you can’t blame ralph lauren (RL 0.41%) It put its best foot forward when it reported better-than-expected earnings for the second quarter of fiscal 2023. While that may be true, the quarter was far from ideal. Here are some key issues to watch, including a weak U.S. market, which could lead investors to take a negative view on the stock going forward.
Better, but not good?
High-end retailer Ralph Lauren reported adjusted earnings per share of $2.23 in the fiscal second quarter, with revenue up about 5%. It hailed that as a better-than-expected forecast, which was fine, but adjusted earnings per share were down from $2.62 in the same fiscal quarter in 2022. So there are some downsides to discuss here.
Cost of sales, for example, rose nearly 14% year-over-year. Meanwhile, selling, general and administrative costs rose 7%. Both figures dwarf the 5% sales growth on the top line of the income statement. That’s a key reason earnings are lower, while rising inflation is a factor in both metrics. Of course, this isn’t Ralph Lauren’s fault, but the company still has to deal with these headwinds.
To offset lower net income, the company has been buying back shares. This is what colleagues have been doing. Ralph Lauren’s share count ended the fiscal second quarter with 69 million shares, down from 75.3 million shares in the same period in fiscal 2022. That actually makes the company’s falling EPS a bigger concern. In fact, without share repurchases, the company’s performance could be worse than expected.
looking to the future
Even more worrisome is the company’s financial performance in the United States. Sales in the geographic region were $727 million for the quarter, well ahead of Europe ($494 million) or Asia ($316 million). Therefore, the monitoring of Ralph Lauren’s domestic business is very important. Overall sales were up 3%, which isn’t great, but it’s not terrible either. Beneath this figure, however, there is a worrying trend.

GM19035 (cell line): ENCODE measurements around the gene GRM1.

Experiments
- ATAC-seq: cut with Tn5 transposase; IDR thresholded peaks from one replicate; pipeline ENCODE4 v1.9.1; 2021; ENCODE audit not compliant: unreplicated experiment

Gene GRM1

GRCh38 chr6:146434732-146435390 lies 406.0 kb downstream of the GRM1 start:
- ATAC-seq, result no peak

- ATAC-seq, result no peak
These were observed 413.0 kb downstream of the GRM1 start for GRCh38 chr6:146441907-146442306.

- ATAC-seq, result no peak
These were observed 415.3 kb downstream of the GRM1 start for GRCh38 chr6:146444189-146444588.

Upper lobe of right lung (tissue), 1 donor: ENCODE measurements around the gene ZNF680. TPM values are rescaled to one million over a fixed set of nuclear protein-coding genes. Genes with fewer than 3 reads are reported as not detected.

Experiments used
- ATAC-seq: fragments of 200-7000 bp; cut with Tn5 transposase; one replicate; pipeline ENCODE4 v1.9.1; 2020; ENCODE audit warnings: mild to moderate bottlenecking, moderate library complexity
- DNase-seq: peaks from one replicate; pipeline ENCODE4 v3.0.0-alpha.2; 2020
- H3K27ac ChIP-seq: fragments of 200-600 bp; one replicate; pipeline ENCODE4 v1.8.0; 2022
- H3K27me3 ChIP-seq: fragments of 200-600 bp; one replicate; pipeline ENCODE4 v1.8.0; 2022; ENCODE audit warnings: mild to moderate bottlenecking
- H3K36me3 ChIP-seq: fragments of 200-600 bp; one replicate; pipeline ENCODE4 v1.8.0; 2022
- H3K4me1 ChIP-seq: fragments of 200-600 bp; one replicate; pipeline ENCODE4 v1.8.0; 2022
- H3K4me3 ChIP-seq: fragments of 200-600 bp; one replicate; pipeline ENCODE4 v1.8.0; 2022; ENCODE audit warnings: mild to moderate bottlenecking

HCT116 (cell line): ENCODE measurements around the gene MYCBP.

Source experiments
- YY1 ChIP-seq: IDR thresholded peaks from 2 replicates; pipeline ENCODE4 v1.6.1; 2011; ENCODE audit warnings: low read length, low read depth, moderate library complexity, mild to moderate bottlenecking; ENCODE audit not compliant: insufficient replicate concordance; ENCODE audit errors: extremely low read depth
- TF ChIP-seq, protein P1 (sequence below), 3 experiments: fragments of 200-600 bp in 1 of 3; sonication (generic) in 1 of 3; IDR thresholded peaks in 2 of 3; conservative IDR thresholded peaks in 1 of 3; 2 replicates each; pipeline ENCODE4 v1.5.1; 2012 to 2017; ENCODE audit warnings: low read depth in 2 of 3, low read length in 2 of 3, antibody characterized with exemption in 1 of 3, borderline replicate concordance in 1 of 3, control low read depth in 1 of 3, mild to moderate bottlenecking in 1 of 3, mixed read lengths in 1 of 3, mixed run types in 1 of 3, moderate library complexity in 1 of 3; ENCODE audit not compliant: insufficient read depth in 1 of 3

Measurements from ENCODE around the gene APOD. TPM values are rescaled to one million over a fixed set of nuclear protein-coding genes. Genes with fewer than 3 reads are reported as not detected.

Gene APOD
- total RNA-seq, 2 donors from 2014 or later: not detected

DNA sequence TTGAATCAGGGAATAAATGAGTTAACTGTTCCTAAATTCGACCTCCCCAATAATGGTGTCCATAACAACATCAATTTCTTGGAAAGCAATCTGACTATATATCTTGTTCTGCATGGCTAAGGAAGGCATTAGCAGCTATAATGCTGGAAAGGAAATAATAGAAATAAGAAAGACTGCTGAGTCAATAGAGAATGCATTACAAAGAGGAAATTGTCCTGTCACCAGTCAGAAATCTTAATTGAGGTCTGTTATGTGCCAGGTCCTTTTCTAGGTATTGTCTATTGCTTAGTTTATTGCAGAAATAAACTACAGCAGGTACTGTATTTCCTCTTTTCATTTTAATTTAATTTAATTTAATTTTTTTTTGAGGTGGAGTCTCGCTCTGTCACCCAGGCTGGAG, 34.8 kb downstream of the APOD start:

Company sales to third parties rose 8%. However, sales at its own stores were flat year-over-year, and digital sales fell 1%. This was in stark contrast to breakouts elsewhere, with sales in Europe and Asia up 15% and 33% respectively (at constant exchange rates). That hinted at strong demand outside the U.S., though sales at brick-and-mortar stores in Europe were also flat.
The important point is that Ralph Lauren’s massive U.S. presence is a relative weak spot that investors need to keep a close eye on today. The risk is that weaker domestic sales could signal weakness elsewhere in the company. Share buybacks and headlines demonstrating “better-than-expected” results may have masked potential negative impacts.
It wouldn’t be so worrisome if the world wasn’t facing sharply rising interest rates, high inflation, a strong dollar and geopolitical tensions. There is a risk of a recession in the U.S. and, frankly, the rest of the world. The stakes here seem especially high in an industry driven by consumer fashion trends these days, as retailers often get a very negative reception on Wall Street as they fail to meet expectations. It’s not uncommon for aspirational brands to fall out of favor because of fashion missteps, even temporarily.
Ralph Lauren isn’t a bad company, but Wall Street is in a sensitive position these days. High-end retailers are widely expected to hold up well in the face of economic uncertainty, as wealthy customers typically keep spending even in tough times. But the relatively weak performance of the company’s U.S. business could end up being a burden it can’t easily overcome.
Falling short of expectations could lead to a swift negative reaction from investors. It’s best to err on the side of caution now, keeping a close eye on US operations before committing too much.